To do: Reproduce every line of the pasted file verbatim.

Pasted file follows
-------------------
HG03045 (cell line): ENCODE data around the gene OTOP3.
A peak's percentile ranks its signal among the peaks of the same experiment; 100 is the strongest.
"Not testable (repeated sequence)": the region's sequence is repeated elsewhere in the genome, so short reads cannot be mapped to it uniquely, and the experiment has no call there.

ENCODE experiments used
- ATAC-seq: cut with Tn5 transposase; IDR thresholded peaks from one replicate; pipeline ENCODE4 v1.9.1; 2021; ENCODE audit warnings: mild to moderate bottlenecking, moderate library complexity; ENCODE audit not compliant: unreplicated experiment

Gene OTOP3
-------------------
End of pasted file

HG03045 (cell line): ENCODE data around the gene OTOP3.
A peak's percentile ranks its signal among the peaks of the same experiment; 100 is the strongest.
"Not testable (repeated sequence)": the region's sequence is repeated elsewhere in the genome, so short reads cannot be mapped to it uniquely, and the experiment has no call there.

ENCODE experiments used
- ATAC-seq: cut with Tn5 transposase; IDR thresholded peaks from one replicate; pipeline ENCODE4 v1.9.1; 2021; ENCODE audit warnings: mild to moderate bottlenecking, moderate library complexity; ENCODE audit not compliant: unreplicated experiment

Gene OTOP3